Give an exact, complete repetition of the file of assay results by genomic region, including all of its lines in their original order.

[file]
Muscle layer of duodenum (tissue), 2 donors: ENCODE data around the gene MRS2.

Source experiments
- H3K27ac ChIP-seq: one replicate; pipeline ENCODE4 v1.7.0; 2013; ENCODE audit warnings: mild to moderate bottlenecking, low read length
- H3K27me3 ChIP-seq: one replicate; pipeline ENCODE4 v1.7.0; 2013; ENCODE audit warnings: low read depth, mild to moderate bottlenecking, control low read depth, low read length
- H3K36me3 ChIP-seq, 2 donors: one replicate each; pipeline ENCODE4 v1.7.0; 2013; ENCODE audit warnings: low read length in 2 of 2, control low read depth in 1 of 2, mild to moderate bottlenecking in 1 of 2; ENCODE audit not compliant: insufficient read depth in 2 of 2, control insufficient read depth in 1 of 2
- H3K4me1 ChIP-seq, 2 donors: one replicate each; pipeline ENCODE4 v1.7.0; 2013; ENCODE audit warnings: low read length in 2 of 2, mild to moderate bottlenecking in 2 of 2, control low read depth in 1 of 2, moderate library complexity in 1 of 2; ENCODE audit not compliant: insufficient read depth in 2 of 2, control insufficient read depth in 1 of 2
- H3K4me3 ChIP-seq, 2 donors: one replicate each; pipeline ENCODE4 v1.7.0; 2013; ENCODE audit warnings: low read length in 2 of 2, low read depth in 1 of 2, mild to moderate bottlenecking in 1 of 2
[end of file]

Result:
Muscle layer of duodenum (tissue), 2 donors: ENCODE data around the gene MRS2.

Source experiments
- H3K27ac ChIP-seq: one replicate; pipeline ENCODE4 v1.7.0; 2013; ENCODE audit warnings: mild to moderate bottlenecking, low read length
- H3K27me3 ChIP-seq: one replicate; pipeline ENCODE4 v1.7.0; 2013; ENCODE audit warnings: low read depth, mild to moderate bottlenecking, control low read depth, low read length
- H3K36me3 ChIP-seq, 2 donors: one replicate each; pipeline ENCODE4 v1.7.0; 2013; ENCODE audit warnings: low read length in 2 of 2, control low read depth in 1 of 2, mild to moderate bottlenecking in 1 of 2; ENCODE audit not compliant: insufficient read depth in 2 of 2, control insufficient read depth in 1 of 2
- H3K4me1 ChIP-seq, 2 donors: one replicate each; pipeline ENCODE4 v1.7.0; 2013; ENCODE audit warnings: low read length in 2 of 2, mild to moderate bottlenecking in 2 of 2, control low read depth in 1 of 2, moderate library complexity in 1 of 2; ENCODE audit not compliant: insufficient read depth in 2 of 2, control insufficient read depth in 1 of 2
- H3K4me3 ChIP-seq, 2 donors: one replicate each; pipeline ENCODE4 v1.7.0; 2013; ENCODE audit warnings: low read length in 2 of 2, low read depth in 1 of 2, mild to moderate bottlenecking in 1 of 2